Obama announces sanctions for Russian election hacking

The Obama administration announced today that it will impose sanctions on Russian intelligence services and officials in response to the hacks of American political institutions during the election season.

The sanctions cover nine individuals and organizations in Russia, and will prevent four officials from Russia’s Main Intelligence Directorate, or GRU, from traveling to the U.S. or keeping assets here. But the sanctions may not have a significant impact, the New York Times reports, since GRU officials do not often visit the U.S. Thirty-five Russian intelligence operatives will also be forced to leave the U.S.

Three companies were also singled out in the announcement of the sanctions: the Special Technologies Center, Zor Security, and a group called the “Autonomous Non-commercial Organization Professional Association of Designers of Data Processing Systems” that reportedly provided training to hackers.

“I have sanctioned nine entities and individuals: the GRU and the FSB, two Russian intelligence services; four individual officers of the GRU; and three companies that provided material support to the GRU’s cyber operations. In addition, the Secretary of the Treasury is designating two Russian individuals for using cyber-enabled means to cause misappropriation of funds and personal identifying information,” President Obama said in a statement. “The State Department is also shutting down two Russian compounds, in Maryland and New York, used by Russian personnel for intelligence-related purposes, and is declaring ‘persona non grata’ 35 Russian intelligence operatives.”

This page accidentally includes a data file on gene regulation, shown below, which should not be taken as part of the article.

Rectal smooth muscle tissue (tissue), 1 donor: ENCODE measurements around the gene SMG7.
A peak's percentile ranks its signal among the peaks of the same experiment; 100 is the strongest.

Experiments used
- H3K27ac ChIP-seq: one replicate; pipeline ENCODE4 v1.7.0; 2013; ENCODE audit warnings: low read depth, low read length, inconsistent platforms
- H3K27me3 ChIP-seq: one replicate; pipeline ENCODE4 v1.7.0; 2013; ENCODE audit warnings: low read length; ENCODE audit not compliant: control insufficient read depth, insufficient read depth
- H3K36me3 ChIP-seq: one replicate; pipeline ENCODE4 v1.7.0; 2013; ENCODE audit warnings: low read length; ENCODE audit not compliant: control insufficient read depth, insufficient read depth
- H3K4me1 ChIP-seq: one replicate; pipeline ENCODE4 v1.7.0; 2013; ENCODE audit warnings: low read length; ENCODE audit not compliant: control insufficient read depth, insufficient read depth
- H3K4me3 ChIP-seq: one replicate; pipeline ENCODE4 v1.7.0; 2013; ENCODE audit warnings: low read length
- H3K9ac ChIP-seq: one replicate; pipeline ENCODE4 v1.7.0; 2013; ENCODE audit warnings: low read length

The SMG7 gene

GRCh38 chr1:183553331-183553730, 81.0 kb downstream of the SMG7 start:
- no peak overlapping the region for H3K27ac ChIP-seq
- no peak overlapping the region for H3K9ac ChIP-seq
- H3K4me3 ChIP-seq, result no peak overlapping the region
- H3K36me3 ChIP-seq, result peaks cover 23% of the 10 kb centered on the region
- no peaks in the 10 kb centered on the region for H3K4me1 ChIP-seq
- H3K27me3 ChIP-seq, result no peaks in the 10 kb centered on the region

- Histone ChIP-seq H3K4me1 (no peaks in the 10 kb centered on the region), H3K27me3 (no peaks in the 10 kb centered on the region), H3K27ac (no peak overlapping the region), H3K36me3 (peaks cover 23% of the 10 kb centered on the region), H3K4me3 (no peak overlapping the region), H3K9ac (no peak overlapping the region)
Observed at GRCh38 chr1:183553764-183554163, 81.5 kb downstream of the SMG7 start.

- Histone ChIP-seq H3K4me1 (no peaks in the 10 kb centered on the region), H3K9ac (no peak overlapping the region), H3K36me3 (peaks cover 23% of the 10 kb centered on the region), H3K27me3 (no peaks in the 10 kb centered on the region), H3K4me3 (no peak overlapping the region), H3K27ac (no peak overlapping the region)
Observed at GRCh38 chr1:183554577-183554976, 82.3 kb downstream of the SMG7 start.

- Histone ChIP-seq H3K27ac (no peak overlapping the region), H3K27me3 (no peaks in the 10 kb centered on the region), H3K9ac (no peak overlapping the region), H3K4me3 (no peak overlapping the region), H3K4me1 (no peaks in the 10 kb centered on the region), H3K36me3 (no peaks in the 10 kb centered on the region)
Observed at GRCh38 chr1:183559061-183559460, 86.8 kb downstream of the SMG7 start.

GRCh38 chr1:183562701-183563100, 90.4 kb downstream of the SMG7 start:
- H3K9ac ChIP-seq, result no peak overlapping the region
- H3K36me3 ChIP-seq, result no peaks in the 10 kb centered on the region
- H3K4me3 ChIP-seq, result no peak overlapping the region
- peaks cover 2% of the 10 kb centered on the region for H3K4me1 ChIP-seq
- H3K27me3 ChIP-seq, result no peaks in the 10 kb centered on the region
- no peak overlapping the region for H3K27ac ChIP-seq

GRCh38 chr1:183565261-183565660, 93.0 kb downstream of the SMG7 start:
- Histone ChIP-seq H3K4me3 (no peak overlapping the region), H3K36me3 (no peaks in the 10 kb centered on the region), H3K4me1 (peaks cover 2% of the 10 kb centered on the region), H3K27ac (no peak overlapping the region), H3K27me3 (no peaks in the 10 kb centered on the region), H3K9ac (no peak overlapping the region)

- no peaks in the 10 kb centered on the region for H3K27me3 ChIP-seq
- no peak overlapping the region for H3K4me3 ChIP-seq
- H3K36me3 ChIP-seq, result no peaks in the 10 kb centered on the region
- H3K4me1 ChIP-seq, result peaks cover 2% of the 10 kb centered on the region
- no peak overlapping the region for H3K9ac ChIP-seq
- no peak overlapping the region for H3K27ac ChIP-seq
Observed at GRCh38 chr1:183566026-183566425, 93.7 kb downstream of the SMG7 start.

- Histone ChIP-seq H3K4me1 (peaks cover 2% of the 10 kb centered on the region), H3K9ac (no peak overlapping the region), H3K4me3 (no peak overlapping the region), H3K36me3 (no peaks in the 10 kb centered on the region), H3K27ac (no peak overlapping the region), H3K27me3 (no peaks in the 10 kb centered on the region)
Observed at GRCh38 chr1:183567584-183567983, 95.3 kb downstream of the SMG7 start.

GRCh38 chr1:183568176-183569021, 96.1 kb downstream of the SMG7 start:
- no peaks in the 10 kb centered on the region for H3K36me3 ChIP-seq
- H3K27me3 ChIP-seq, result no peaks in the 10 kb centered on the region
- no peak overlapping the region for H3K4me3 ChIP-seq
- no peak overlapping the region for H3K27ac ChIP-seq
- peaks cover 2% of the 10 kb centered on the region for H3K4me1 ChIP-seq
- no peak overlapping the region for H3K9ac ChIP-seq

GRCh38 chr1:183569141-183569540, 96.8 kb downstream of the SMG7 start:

Obama expanded an executive order issued after the Sony hacks in order to sanction the officials and agencies, adding language that allows sanctions for undermining the election process. Hacks of the Democratic National Committee and Hillary Clinton’s campaign manager during the election season led to leaks that damaged the campaign.

President-elect Donald Trump will have the power to alter the sanctions once he takes office, and it’s unclear whether the sanctions will stick under his administration. Trump, who has repeatedly dismissed intelligence community reports that Russia tampered with the U.S. election process, told reporters last night that he didn’t believe the sanctions are necessary.

“I think we ought to get on with our lives. I think that computers have complicated lives very greatly. The whole age of computer has made it where nobody knows exactly what is going on. We have speed, we have a lot of other things, but I’m not sure we have the kind, the security we need,” Trump said.

In addition to the sanctions, the Obama administration has also suggested that it will take retaliatory action in secret. His administration has been criticized for responding to Russian hacking too slowly, a charge that Obama rejected during a recent press conference.

“These actions are not the sum total of our response to Russia’s aggressive activities. We will continue to take a variety of actions at a time and place of our choosing, some of which will not be publicized,” Obama said in his statement, adding that his administration will report to Congress about Russia’s interference during this election season, as well as other hacking attempts on previous elections.

The Federal Bureau of Investigation and the Department of Homeland Security issued a brief overview of the hacks of the DNC and published a list of IP addressed believed to be associated with the attacks.